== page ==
On 17 March 2023, the Plenary Assembly of the French Supreme Court (Cour de cassation) examined the interpretation of several of the conditions for the application of universal jurisdiction in France, following the appeal in cassation lodged by the defence in the Nema case and the opposition lodged by FIDH against the Chaban ruling of 24 November 2021.

The two cases were examined jointly by the Court, and resulted in two decisions issued on 12 May 2023 (n°22-82.468 and n°22-80.057).

With regard to the condition of habitual residence, required for war crimes, crimes against humanity and crimes of genocide, the Supreme Court ruled that the fulfilment of this requirement should be assessed “by taking into account a set of indicators, such as the duration the stay, actual or foreseeable, the conditions and reasons for the presence of the person on French territory, his or her desire to settle or remain there, or his or her family, social, material or professional ties”. The assessment of this body of evidence lies within the sovereign appreciation of the lower courts.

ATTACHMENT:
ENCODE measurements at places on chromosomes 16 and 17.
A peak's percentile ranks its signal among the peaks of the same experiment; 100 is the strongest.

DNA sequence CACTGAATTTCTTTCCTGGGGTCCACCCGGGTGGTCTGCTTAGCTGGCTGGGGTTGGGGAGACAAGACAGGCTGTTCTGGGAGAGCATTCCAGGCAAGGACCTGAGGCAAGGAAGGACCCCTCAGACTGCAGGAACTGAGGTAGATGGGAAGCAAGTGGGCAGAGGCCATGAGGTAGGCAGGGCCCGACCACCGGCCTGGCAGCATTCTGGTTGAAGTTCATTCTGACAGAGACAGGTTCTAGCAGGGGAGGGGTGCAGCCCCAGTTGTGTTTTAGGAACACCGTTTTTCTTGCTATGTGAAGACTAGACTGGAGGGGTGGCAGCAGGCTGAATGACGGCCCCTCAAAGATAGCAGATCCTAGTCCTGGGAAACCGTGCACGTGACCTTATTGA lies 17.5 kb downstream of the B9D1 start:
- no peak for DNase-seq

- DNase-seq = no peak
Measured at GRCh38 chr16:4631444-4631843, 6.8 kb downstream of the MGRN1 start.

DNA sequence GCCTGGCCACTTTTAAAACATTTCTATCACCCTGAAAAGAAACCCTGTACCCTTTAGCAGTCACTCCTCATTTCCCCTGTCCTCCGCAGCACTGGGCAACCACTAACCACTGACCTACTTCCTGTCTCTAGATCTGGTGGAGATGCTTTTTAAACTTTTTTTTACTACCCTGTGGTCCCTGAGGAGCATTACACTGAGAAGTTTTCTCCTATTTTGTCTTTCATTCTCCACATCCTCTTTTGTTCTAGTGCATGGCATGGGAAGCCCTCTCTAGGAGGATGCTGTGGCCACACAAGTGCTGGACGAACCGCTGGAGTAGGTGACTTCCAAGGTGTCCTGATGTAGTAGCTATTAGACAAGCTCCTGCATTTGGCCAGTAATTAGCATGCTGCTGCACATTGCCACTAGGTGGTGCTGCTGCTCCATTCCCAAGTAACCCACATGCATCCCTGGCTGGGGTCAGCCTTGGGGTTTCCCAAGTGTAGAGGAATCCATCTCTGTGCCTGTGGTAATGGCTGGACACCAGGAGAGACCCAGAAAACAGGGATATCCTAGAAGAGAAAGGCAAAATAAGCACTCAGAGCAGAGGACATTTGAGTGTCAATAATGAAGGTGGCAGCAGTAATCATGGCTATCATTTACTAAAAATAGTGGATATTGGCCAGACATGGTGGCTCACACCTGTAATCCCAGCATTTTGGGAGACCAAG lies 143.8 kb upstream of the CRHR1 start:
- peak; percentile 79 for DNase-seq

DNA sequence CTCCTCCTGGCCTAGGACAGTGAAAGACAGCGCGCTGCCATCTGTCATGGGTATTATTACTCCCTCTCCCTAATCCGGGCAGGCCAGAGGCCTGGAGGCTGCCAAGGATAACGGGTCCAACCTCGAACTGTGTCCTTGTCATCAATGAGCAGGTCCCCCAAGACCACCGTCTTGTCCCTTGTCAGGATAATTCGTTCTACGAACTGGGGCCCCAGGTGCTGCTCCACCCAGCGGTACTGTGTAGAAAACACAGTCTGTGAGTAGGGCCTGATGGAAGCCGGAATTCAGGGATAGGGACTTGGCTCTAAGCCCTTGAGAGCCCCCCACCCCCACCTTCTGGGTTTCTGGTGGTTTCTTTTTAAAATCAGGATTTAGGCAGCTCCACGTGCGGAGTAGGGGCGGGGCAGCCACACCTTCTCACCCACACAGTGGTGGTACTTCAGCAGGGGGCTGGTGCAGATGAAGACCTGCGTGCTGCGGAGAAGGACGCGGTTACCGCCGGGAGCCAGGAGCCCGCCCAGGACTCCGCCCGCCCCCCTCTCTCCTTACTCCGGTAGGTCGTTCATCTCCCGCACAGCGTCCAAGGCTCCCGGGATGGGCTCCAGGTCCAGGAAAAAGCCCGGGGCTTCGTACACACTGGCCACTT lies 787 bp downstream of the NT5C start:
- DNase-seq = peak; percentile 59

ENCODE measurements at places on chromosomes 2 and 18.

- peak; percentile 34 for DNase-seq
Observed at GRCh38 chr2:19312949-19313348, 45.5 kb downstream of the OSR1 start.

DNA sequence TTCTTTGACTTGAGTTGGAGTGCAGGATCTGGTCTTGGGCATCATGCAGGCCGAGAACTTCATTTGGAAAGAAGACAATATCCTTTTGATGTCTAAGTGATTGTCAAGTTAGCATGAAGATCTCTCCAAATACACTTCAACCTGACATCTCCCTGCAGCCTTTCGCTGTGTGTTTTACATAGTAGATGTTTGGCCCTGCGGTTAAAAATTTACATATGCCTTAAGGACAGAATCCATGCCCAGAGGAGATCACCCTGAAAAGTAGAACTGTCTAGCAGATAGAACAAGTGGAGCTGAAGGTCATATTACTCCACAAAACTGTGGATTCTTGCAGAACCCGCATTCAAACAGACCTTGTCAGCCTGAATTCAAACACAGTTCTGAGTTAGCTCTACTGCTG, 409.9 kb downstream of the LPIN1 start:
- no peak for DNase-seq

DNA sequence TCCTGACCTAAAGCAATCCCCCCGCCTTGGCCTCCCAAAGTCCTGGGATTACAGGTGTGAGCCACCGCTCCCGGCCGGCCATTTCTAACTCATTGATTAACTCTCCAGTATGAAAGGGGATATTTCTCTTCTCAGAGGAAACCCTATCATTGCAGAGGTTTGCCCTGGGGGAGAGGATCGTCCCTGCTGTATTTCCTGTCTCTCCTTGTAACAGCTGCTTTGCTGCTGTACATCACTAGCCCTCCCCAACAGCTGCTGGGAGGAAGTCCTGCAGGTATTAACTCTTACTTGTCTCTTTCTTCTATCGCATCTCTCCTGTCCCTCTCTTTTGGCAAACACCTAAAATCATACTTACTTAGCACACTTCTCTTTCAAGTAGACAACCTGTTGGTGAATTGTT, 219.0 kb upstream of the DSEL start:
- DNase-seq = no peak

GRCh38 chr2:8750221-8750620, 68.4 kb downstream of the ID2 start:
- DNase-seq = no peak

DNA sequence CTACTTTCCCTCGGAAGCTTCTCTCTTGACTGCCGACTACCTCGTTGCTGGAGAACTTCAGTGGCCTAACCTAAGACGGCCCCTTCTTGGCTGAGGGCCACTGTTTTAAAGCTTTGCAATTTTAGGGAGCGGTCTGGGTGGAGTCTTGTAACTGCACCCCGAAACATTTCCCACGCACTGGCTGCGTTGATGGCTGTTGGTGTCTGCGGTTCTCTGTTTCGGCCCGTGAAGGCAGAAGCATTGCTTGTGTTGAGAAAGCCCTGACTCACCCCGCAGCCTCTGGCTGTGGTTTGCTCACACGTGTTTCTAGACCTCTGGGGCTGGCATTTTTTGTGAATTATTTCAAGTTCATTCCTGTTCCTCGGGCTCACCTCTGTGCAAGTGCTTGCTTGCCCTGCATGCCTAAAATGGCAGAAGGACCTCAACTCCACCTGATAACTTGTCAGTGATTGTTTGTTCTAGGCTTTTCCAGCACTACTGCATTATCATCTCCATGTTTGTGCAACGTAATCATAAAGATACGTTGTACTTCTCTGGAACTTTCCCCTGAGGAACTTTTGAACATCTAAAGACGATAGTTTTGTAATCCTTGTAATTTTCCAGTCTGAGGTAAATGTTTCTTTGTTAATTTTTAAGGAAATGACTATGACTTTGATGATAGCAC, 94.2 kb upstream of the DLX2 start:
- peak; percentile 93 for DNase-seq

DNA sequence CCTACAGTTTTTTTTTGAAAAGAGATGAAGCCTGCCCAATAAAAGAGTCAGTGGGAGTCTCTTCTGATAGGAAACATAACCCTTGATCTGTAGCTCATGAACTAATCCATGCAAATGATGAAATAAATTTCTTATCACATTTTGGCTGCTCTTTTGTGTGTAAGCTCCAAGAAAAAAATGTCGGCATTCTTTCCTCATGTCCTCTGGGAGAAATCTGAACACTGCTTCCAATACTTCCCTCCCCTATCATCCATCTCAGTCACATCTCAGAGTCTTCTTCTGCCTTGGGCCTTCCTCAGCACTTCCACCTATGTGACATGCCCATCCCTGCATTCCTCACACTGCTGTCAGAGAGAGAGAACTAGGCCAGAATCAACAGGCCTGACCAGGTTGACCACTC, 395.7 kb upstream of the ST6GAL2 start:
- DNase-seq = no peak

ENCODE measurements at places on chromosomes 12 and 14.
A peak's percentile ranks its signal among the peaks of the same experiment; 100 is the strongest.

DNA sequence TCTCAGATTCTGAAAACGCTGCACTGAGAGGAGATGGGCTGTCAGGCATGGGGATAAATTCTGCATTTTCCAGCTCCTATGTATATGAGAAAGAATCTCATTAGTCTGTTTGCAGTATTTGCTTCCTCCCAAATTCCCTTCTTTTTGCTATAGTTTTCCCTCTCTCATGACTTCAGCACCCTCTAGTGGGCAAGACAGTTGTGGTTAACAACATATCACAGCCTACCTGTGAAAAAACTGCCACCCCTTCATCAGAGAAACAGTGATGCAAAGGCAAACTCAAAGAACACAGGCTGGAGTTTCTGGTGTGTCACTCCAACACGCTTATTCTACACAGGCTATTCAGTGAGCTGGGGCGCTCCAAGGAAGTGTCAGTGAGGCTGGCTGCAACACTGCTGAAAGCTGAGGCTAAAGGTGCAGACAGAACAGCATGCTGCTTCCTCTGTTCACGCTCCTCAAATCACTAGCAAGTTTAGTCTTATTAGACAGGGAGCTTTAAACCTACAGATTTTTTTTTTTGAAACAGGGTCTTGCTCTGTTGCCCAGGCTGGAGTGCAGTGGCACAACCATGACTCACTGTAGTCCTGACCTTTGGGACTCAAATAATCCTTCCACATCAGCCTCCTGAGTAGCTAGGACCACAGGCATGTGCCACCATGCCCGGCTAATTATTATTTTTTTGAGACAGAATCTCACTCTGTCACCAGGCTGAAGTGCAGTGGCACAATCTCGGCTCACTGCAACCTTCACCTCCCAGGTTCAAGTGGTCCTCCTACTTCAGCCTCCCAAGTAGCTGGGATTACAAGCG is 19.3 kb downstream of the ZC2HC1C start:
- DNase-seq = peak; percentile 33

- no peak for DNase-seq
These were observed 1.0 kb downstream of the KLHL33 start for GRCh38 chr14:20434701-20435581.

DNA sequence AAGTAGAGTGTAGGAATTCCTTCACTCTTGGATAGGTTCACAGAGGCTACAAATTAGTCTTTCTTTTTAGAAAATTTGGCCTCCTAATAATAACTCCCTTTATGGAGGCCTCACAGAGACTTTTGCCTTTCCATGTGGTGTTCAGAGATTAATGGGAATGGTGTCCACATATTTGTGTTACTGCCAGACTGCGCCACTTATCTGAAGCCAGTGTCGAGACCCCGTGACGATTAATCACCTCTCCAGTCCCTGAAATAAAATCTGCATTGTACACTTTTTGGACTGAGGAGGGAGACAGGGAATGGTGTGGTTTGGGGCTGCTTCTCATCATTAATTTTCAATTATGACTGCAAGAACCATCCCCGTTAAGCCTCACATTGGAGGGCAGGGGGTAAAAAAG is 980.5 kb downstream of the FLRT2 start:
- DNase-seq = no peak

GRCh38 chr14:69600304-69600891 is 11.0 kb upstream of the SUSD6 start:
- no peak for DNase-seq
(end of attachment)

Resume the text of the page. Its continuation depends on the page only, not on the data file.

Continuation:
Majdi Nema had been on French territory for almost three months when he was apprehended by the legal authorities. In addition, he was an Erasmus student at the “Institut de recherches et d’études sur le monde arabe et musulman” at the University of Aix-Marseille. He had a library card from this university, as well as a French telephone card. The investigators also noted that Majdi Nema stayed in his apartment most of the time, acting “like an effective resident rather than a tourist”.

According to the jurisprudence of the Supreme Court, he therefore had a habitual residence in France.